Standard Deduction Every Filing Status

The Internal Revenue Service recently announced the standard deduction that’s going to be effective for the 2022 tax year, which you’ll file a tax return in 2023. The 2022’s standard deduction has seen significant improvements compared to the previous years, jumping at least $400 per taxpayer. 

The standard deduction has gotten a considerable boost compared to the current and previous tax seasons. The yearly increase was between $150 and $200 since the Tax Cuts and Jobs Act of 2017. The 2022 standard deduction is almost as high as the total increase since then. This gain is primarily due to the inflation skyrocketing in the United States.

Regardless, the boost will make even more taxpayers take the standard deduction over itemizing on their federal income tax returns. Nevertheless, you should see the itemized deductions you’re eligible to claim and see if they can reduce your taxable income for the better – more on that below.

What is the standard deduction for 2021 – 2022

The table below shows the standard deduction 2022 for every filing status: single, married filing jointly, married filing separately, head of household, and qualifying widow(er).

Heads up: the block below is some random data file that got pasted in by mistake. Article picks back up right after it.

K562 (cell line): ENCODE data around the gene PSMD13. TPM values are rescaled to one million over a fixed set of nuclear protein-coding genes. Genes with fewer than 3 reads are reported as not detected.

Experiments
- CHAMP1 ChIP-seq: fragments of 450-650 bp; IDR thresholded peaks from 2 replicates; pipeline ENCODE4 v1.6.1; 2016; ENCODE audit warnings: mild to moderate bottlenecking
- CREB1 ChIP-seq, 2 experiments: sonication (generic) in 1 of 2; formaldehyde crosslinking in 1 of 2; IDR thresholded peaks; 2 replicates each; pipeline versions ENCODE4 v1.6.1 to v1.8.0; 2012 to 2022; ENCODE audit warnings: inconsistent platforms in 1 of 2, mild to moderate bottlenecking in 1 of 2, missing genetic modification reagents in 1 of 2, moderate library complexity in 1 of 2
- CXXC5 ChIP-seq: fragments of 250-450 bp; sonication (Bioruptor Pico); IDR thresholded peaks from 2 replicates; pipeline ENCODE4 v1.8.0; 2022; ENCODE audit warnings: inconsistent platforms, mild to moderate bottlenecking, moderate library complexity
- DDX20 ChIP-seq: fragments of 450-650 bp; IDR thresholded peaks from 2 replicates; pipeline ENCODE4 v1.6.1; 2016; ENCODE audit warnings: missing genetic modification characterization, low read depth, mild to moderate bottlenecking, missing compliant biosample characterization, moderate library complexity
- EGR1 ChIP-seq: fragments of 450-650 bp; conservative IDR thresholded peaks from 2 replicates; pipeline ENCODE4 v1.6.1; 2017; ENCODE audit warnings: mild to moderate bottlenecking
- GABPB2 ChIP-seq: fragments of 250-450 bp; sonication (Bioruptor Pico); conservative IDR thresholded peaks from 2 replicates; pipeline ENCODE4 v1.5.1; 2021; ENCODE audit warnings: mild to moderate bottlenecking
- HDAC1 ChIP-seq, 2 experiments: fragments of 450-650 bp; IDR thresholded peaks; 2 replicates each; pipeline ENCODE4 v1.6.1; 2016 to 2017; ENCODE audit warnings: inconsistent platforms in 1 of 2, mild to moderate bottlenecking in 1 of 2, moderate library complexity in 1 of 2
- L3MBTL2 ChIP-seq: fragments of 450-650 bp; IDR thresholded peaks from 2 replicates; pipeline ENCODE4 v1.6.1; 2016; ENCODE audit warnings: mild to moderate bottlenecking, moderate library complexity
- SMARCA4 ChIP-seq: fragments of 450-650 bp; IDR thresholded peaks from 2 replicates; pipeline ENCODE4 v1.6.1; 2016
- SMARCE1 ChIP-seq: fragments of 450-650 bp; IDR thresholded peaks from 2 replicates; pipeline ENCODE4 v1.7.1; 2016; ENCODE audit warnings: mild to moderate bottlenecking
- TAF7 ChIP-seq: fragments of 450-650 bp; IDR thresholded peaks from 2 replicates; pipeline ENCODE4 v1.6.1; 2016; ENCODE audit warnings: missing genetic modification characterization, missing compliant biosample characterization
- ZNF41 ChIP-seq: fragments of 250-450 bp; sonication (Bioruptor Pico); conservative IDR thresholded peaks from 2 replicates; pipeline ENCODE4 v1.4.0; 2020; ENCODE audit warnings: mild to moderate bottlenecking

Filing Status20212022
Single – Married Filing Separately$12,550$12,950
Married Filing Jointly – Qualifying Widow(er) (surviving spouse)$25,100$25,900
Head of Household$18,800$19,400

The 2021 standard deduction refers to the standard deduction you can claim for your 2021 taxes, which you’ll file a return for in 2022. 2022 refers to the standard deduction amount you can claim in 2023 when you file your 2022 tax return.

Standard deduction for elderly and legally blind

Standard Deduction Every Filing Status

The standard deduction gets an additional boost if you’re a senior citizen. However, this extra amount is determined by your filing status. Those 65 or older and are single or heads of households receive a $1,700 increase, totaling the standard deduction 2021 – 22 to $14,250. 

If married filing jointly, and you or your spouse is over 65, this additional amount is reduced to $1,350. This isn’t just for married couples filing a joint return. Those filing a separate return with their spouse also get a $1,350 increase. 

In this case, the total standard deduction is $26,450. If both spouses are 65 or older, the total increase is $2,700, finalizing the standard deduction at $27,800. The same also goes for taxpayers that are considered legally blind. Here is a table summarizing the standard deduction amounts for senior taxpayers and the legally blind.

Filing Status20212022
Single $14,250$14,700
Married Filing Separately$13,900$14,350
Head of Household$20,500$21,150
Married Filing Jointly, you OR your spouse is 65 or older or legally blind$26,450$27,300
Married Filing Jointly, you AND your spouse is 65 or older or legally blind$27,800$28,700

When entering the standard deduction, don’t enter the above amounts on Form 1040. Check the box that applies to you next to “standard deduction” on your federal income tax return. You’ll be asked to check the box if you were born before January 2, 1957, or are blind – do the same for your spouse as well if filing a joint return.